[Linux-aus] Post in ZDnet re: Heartbleed
brent.wallis at gmail.com
Thu Apr 17 14:11:42 EST 2014
On Thu, Apr 17, 2014 at 12:49 PM, Glen Turner <gdt at gdt.id.au> wrote:
> > You're absolutely right, the process followed by the OpenSSL team and the
> > various distributions in fixing this has been very well done and is a
> > for how these things should be fixed.
> And here we part company. The advice for people with possibly-affected web
> servers should have been to shut that web server down. Then determine if
> the web server was vulnerable. Then patch it and reboot.
> Not getting the web server offline immediately simply allowed people to
> pull 64KB blocks from webservers and archive them to disk for future
Note that it was not proven in a wider sense that a servers private key
could be gained until the CloudFlare challenge over the weekend of 12th and
13th of April.
Up until that point, an exploit had not been posted nor had any proof been
made that showed it could be done.
But it had to be assumed that the probability of the bug having been
exploited in the last 12 months would have been as close to 1 as you could
As one who has to deal with this for many over the last few days... want
to politely point out that an immediate shut down for a lot of servers was
impossible for various reasons and in a lot of respects a waste of effort.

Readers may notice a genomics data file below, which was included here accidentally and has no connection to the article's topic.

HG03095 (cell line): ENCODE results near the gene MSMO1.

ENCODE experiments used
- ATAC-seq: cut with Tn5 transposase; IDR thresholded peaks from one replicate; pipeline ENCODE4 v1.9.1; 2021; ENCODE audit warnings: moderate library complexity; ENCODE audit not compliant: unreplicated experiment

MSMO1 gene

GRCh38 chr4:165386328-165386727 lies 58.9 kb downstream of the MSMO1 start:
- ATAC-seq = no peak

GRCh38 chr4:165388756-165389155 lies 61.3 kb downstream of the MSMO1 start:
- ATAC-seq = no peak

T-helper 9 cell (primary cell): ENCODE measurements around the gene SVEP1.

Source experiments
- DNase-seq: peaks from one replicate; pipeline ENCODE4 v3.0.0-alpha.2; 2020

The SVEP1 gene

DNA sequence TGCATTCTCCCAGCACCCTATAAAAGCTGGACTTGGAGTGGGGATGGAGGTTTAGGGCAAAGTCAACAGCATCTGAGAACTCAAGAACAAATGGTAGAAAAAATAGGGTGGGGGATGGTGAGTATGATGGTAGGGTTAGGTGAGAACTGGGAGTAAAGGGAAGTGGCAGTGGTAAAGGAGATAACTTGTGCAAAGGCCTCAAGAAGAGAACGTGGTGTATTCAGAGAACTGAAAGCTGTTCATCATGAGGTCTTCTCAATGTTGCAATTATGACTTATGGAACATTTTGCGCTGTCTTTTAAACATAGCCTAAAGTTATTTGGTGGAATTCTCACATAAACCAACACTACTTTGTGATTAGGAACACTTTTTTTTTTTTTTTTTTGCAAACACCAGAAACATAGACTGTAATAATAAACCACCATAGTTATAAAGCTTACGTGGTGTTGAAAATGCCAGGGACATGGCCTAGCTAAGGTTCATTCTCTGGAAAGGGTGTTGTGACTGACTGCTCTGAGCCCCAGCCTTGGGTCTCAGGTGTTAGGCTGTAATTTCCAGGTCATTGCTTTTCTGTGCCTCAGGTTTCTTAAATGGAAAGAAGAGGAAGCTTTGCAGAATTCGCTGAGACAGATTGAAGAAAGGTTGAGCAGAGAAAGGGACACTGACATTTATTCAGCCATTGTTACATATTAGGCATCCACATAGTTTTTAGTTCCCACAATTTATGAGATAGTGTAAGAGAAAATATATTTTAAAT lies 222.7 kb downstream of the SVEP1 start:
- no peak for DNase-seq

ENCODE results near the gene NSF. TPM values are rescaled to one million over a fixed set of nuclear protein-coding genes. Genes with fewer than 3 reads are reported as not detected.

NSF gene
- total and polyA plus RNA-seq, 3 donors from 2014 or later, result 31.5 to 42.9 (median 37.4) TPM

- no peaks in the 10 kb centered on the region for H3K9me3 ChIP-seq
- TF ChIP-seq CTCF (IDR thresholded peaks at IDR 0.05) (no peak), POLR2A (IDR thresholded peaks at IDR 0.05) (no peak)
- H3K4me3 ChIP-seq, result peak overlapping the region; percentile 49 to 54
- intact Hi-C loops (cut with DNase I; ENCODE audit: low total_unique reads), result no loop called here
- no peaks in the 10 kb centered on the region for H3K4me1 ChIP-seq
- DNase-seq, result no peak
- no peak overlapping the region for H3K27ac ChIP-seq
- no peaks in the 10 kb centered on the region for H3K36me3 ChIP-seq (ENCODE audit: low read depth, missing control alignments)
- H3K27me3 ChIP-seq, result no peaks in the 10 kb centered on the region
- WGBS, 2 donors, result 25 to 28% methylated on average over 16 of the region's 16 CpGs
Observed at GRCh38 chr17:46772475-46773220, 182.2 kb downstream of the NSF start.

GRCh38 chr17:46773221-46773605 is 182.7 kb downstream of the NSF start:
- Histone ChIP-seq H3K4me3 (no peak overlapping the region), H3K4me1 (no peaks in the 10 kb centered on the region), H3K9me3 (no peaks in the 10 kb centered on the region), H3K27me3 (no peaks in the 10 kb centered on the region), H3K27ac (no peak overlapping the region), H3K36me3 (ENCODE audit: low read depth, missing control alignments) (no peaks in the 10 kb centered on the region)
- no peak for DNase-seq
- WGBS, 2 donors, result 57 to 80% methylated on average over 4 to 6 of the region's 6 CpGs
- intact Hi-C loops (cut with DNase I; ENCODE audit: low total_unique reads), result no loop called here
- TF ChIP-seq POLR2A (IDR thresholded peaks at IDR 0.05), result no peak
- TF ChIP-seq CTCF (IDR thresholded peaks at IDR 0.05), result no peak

... the horse had already bolted ...
If the server had been up for a period, and if it used a vulnerable OpenSSL
version then the smart course of action had to assume that it had already
been compromised and perhaps had been for some time.
Shutting it down immediately was not going to fix that.
> Instead we've had major websites stay up whilst determining if the
> vulnerability is present. The seriousness of the issue and ease of
> exploitation demanded a more rapid and abrupt response from systems
Determination was easy for some and not so for others....
eg: The large number of orgs that use Akamai for content delivery were
informed late last week that all was well.
THEN, they come out last Monday to tell us all that they have to re-issue
every cert because they were shown to vulnerable after all.
With respect, I do understand your idea around shutting down a server but
in the end it would have fixed nothing and it would have protected no-one,
the damage had already been done.
The best efforts I have seen and participated in simply required a strict
adherence to a simple hierarchy of mitigations:
1. Identify and Patch
2. Replace Certs
3. Inform users and have them change passwords.
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